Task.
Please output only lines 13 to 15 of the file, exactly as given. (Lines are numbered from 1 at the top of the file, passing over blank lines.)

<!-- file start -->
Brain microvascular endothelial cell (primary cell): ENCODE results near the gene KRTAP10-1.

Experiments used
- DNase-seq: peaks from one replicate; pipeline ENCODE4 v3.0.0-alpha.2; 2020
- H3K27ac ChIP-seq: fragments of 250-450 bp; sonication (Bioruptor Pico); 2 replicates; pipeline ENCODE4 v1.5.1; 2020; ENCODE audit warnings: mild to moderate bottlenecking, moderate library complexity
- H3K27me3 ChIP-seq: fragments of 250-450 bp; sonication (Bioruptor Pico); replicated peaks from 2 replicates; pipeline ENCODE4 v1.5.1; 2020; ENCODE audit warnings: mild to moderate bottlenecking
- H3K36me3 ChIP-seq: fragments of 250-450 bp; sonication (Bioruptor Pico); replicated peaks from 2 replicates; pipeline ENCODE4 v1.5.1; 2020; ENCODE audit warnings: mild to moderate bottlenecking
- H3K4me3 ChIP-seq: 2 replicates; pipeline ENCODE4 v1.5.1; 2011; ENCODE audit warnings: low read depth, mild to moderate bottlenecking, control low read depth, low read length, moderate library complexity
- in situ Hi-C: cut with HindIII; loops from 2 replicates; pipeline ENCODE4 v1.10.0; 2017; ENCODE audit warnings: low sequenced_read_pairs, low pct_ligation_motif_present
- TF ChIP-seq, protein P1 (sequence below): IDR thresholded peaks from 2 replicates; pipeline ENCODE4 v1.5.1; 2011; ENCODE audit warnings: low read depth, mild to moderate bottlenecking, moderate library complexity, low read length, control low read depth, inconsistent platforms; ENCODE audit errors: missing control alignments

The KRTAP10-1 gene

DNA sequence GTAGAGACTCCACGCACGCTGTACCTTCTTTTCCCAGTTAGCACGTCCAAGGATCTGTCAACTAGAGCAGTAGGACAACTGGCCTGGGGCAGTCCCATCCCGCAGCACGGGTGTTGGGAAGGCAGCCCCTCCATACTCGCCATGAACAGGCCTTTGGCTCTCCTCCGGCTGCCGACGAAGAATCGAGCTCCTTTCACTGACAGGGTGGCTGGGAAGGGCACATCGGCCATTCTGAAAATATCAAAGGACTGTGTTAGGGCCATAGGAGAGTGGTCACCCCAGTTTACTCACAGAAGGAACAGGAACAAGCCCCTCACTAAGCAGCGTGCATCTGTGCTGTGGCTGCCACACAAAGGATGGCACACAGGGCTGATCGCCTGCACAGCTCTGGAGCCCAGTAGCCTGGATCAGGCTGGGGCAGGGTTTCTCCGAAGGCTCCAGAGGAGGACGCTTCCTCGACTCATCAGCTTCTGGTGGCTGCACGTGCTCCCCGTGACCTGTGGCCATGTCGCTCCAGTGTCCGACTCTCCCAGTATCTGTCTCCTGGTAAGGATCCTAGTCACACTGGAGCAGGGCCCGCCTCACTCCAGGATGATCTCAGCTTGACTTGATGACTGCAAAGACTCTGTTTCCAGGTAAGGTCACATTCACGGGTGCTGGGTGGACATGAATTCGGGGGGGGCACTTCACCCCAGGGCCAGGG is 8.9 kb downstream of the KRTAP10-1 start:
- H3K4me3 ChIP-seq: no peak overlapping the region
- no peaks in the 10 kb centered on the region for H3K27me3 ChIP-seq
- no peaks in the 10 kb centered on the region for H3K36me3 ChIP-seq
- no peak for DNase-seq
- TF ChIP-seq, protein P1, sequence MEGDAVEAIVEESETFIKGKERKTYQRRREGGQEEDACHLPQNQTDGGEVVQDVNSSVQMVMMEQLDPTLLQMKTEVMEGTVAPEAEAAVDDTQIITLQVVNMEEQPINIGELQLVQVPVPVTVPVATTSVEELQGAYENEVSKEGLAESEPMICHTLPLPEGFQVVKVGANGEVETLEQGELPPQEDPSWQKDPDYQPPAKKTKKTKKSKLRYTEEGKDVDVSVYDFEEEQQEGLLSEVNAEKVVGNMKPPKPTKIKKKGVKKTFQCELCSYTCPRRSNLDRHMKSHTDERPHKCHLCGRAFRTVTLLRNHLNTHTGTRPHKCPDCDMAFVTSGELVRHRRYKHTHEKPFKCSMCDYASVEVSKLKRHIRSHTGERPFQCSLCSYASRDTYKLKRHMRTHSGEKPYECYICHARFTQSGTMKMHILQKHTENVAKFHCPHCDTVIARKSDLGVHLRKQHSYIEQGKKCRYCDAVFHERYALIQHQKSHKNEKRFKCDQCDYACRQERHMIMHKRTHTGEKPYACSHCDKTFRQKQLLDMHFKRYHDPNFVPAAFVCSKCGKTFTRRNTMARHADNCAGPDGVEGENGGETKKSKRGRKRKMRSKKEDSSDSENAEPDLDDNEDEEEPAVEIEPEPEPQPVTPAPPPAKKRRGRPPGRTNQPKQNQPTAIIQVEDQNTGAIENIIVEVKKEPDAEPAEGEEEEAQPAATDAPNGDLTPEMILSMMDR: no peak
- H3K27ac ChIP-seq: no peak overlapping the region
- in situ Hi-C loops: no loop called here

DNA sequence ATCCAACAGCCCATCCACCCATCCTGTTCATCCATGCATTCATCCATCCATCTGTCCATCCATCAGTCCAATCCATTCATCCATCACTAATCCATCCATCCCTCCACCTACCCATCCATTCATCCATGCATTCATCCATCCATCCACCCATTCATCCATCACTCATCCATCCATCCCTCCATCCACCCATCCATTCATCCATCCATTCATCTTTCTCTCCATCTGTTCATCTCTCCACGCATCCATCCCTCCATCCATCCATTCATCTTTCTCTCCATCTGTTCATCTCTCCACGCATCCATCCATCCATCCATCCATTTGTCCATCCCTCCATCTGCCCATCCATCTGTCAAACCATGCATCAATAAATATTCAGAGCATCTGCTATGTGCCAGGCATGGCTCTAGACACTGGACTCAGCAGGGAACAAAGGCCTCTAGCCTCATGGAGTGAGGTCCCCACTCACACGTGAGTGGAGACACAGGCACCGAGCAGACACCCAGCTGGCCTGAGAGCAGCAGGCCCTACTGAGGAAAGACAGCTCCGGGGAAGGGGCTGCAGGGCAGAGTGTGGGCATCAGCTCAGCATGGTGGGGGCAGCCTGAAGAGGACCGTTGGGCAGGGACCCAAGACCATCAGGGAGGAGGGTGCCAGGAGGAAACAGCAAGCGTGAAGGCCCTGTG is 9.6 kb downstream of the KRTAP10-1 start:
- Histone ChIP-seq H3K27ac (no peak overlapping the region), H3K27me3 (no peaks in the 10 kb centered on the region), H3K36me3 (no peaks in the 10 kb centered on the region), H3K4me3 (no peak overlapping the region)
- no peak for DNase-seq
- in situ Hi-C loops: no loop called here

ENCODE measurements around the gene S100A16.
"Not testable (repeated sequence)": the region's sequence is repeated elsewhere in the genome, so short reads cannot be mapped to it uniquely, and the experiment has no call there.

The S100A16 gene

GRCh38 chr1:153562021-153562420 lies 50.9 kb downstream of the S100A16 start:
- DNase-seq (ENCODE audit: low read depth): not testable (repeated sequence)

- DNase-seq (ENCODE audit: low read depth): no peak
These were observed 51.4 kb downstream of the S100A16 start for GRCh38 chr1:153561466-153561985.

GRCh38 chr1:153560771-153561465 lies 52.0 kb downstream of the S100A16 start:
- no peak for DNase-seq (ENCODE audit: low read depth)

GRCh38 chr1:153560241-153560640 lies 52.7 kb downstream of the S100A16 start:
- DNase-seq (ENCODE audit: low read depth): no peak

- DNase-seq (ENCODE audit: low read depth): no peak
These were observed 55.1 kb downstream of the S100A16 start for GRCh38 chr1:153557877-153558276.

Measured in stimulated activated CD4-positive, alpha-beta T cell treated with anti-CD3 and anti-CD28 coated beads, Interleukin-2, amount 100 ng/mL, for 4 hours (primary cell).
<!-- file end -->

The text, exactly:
- no peaks in the 10 kb centered on the region for H3K27me3 ChIP-seq
- no peaks in the 10 kb centered on the region for H3K36me3 ChIP-seq
- no peak for DNase-seq